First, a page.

Computing: Towards the unconventional convention

New Zealand is to play host to the first-ever international conference on unconventional models of computation in January next year. It is the first time there has been a conference combining quantum, molecular and other computing models

New Zealand is to play host to the first-ever international conference on unconventional models of computation in January next year.

It is the first time there has been a conference combining quantum, molecular and other computing models.

The conference has been organised by the Santa Fe Institute and the joint Auckland-Waikato University Centre for Discrete Mathematics and Theoretical Computer Science (CDMTCS).

The organisers have invited some high- profile experts in theoretical computing to speak at the conference, including Nobel Prize winner Ilya Prigogine of the Solvay Institute and scientists from Oxford, MIT and Caltech.

“It has been hard getting everybody in one place at one time, so we started organising this two years ago,” says conference committee chair Cristian Calude.

Calude says there are basically two sides to unconventional computing. The first is that there may be a theoretical limit to the things it is possible to compute – just as you can only fold a piece of paper in half, then in half again six times.

“This is not a maths theorum but a hypothesis which has been checked and verified many times over the years. Any non-conventional theory is one which suggests a way to go beyond this limit.”

The second side is that if we are indeed confined to what is known as the “natural range” of computations then it should be possible to speed up computations to get more out of computers.

“There is a theory we are not using conventional computers to their capabilities because we don’t have the appropriate notation for very large numbers,” says Calude.

He likens the concept to performing arithmetic with the Roman numeral system versus the Arabic number system we use today.

“They are both valid number systems but the Roman numeral system is very hard to use for things like multiplication. It is like we are using the equivalent of Roman numerals in computing and this inhibits speed.”

Calude says in the field of unconventional computing the idea is to make use of different opportunities offered by combining computing with other sciences such as quantum and biological studies.

Conference secretary Michael Dinneen says an unconventional model of computing tends to be on a smaller scale.

“For example, electrical circuits are used in the conventional model but unconventional computing would use molecule computations, and quantum would be even more miniature.”

Calude says computers as we know them obey the laws of classical mechanics – a computer in an office in New Zealand cannot be in New York at the same time.

“But in quantum physics, one part of an atom can be in many places. If a computer was made up of a quantum molecule then a transaction could run in parallel in many places. The idea is to speed up computation by doing things in parallel. The same with molecular computing – you are looking globally at many molecules at the same time, you’re looking at the forest not the trees.”

At the moment there are few practical examples of these theories being carried out in the laboratories around the world, but some work is being done.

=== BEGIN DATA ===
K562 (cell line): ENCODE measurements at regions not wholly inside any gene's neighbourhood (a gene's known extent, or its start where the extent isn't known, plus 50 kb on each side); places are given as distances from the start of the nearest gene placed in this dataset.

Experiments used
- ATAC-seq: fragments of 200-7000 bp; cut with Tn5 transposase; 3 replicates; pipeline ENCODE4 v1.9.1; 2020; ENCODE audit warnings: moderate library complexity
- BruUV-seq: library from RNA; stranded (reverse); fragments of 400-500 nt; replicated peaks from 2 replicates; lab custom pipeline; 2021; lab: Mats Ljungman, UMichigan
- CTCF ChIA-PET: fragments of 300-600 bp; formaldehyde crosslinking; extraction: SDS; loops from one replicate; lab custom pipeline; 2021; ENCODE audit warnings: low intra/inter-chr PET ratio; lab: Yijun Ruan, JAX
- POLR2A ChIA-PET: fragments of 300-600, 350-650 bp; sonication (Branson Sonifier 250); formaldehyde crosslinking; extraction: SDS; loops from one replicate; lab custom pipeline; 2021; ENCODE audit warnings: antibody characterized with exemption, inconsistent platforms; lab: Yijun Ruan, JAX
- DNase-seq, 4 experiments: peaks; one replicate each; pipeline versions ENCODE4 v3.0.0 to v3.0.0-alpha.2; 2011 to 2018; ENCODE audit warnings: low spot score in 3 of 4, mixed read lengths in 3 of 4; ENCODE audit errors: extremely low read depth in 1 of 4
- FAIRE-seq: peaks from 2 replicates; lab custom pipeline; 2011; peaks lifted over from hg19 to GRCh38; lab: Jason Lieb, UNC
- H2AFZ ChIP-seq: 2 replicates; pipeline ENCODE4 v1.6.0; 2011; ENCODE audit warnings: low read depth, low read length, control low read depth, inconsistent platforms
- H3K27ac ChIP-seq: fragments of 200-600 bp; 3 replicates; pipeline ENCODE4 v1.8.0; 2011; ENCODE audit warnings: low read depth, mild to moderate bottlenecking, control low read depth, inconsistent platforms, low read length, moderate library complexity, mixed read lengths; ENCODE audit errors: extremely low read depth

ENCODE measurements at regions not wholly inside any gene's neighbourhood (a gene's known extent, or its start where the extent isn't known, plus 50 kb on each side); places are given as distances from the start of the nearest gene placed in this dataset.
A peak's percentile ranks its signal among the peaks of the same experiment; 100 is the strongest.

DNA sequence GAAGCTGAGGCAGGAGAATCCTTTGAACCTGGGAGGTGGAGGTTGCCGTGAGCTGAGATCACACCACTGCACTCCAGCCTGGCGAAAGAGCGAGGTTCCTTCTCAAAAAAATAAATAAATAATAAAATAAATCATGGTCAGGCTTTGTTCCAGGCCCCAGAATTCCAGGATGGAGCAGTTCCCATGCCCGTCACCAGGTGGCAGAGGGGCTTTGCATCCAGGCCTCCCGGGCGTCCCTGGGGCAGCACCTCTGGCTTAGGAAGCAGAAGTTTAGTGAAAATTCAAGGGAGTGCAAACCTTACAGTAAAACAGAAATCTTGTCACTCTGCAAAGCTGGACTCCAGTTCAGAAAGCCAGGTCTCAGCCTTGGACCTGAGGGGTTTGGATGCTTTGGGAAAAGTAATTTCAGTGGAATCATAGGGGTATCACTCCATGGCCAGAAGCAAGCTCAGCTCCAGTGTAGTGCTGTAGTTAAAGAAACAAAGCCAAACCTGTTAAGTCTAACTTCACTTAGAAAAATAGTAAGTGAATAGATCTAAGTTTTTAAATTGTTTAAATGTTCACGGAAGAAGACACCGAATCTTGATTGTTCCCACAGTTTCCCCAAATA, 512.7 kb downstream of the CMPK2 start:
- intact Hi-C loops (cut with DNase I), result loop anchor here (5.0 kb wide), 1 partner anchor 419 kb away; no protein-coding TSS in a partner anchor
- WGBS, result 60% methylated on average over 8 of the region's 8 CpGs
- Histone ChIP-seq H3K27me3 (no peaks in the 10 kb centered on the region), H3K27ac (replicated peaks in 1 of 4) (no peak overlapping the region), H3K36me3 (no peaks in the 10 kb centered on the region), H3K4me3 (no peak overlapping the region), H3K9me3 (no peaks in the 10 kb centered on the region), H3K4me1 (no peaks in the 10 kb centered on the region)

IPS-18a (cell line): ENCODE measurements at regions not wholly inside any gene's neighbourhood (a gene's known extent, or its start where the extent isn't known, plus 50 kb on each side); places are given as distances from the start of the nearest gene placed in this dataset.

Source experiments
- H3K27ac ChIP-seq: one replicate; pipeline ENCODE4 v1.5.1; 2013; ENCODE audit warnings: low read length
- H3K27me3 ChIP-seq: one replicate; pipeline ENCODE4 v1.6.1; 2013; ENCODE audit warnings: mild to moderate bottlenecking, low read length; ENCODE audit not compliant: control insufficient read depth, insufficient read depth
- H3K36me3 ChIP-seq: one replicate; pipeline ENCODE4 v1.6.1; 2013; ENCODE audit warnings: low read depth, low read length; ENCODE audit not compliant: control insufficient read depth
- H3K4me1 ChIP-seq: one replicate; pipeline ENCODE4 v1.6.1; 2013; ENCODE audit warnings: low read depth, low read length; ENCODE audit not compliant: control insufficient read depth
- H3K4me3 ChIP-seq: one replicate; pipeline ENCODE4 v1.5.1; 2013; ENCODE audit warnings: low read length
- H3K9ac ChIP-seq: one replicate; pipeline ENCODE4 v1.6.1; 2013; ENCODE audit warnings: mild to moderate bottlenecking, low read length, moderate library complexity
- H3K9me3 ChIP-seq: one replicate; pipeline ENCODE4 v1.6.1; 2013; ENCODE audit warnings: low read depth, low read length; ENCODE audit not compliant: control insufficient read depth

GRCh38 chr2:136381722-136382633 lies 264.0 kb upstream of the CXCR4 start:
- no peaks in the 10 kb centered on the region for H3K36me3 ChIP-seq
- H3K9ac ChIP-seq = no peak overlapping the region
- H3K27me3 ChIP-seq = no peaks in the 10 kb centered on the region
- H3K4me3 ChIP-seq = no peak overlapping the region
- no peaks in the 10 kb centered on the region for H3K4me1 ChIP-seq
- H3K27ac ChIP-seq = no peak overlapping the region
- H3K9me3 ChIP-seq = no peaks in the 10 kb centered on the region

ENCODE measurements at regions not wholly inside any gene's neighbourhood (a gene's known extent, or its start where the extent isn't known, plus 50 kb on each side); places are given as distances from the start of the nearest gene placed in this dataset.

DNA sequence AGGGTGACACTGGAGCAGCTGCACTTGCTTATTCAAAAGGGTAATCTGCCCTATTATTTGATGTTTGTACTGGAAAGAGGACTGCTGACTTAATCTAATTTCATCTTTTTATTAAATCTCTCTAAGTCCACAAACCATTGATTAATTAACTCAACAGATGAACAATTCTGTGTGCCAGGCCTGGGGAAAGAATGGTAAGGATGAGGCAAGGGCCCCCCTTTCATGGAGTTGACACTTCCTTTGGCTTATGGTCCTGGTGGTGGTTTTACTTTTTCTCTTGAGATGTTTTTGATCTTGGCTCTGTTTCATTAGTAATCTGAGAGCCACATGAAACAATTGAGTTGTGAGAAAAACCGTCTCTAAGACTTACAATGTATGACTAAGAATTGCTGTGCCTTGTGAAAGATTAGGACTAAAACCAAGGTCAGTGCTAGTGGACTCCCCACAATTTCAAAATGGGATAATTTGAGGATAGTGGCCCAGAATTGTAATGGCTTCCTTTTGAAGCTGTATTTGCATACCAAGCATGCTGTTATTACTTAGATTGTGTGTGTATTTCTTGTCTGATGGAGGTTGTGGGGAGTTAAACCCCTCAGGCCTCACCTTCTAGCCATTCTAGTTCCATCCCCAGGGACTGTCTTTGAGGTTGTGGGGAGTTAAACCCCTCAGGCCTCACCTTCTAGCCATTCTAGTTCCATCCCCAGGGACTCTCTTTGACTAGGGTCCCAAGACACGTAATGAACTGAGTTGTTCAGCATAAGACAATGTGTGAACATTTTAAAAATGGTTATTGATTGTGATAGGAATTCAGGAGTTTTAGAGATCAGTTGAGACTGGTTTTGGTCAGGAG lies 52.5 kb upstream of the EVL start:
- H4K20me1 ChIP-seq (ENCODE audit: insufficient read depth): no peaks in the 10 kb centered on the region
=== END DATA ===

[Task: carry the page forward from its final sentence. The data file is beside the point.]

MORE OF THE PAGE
Some laboratories have done molecular computing by combining tubes of DNA material. When this is sorted in the gene mapping process a string of information is produced. This can then be matched with other DNA strings to see if they are similar – thus a lot of information can be processed in one step rather than working through a large number of transactions, the way a computer would.

“The biological model has already been found to be more efficient by researchers in the US who were working on the travelling salesman problem – where a salesman has a string of cities to visit and must determine which route, taking in all cities, is the quickest. The biological computer found the solution in one step by combining tubes together by hand. In future this could be done by robots,” says Dinneen.

While the conference will have a couple of people who are doing practical experiments in the unconventional computing area, it will be mostly theory.

“Computers started making their name in the 1930s,”says Calude, “Non-conventional computing is today what computers were back in the 1930s. We need dreamers – this kind of thing is on the border between science and science fiction. There are people in the laboratory actually trying to implement the theories but we need one team ahead and the other team one or two steps behind coming along and telling those in front what you can and can’t practically do.”

Cristian says the conference will help make New Zealand a little more visible internationally in an area not covered much by other universities.

“There is a slim possibility something may come out of it at a commercial level, but it is very important for our students to be exposed to a number of eminent people from around the world.”

Dinneen agrees: “That is one of the most important aims – most computer students don’t know what research is – they just do programming, so every day there will be times for students to mingle with the speakers and participate in discussions.”

For more information see the conference home page at http://www.cs.auckland.ac.nz/CDMTCS/docs/news.html.

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